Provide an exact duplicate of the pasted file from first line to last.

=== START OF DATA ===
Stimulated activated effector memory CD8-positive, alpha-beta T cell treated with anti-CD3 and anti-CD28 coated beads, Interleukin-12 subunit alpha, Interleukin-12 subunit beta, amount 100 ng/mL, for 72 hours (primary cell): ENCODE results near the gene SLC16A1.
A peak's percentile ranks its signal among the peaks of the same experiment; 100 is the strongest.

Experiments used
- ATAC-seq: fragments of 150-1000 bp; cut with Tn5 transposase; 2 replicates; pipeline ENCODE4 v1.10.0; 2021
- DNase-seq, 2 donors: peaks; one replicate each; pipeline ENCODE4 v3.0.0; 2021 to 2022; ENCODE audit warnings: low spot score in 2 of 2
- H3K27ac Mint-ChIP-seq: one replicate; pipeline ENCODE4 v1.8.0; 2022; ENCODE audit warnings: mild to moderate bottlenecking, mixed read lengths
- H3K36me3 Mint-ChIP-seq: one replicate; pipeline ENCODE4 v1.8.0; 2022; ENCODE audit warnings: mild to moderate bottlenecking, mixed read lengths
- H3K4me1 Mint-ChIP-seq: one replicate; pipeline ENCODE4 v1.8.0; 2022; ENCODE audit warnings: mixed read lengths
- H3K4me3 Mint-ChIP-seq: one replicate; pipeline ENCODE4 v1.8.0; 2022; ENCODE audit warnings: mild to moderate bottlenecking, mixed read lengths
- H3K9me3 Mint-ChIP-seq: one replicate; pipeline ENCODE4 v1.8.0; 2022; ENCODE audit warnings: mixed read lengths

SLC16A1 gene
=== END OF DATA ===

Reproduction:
Stimulated activated effector memory CD8-positive, alpha-beta T cell treated with anti-CD3 and anti-CD28 coated beads, Interleukin-12 subunit alpha, Interleukin-12 subunit beta, amount 100 ng/mL, for 72 hours (primary cell): ENCODE results near the gene SLC16A1.
A peak's percentile ranks its signal among the peaks of the same experiment; 100 is the strongest.

Experiments used
- ATAC-seq: fragments of 150-1000 bp; cut with Tn5 transposase; 2 replicates; pipeline ENCODE4 v1.10.0; 2021
- DNase-seq, 2 donors: peaks; one replicate each; pipeline ENCODE4 v3.0.0; 2021 to 2022; ENCODE audit warnings: low spot score in 2 of 2
- H3K27ac Mint-ChIP-seq: one replicate; pipeline ENCODE4 v1.8.0; 2022; ENCODE audit warnings: mild to moderate bottlenecking, mixed read lengths
- H3K36me3 Mint-ChIP-seq: one replicate; pipeline ENCODE4 v1.8.0; 2022; ENCODE audit warnings: mild to moderate bottlenecking, mixed read lengths
- H3K4me1 Mint-ChIP-seq: one replicate; pipeline ENCODE4 v1.8.0; 2022; ENCODE audit warnings: mixed read lengths
- H3K4me3 Mint-ChIP-seq: one replicate; pipeline ENCODE4 v1.8.0; 2022; ENCODE audit warnings: mild to moderate bottlenecking, mixed read lengths
- H3K9me3 Mint-ChIP-seq: one replicate; pipeline ENCODE4 v1.8.0; 2022; ENCODE audit warnings: mixed read lengths

SLC16A1 gene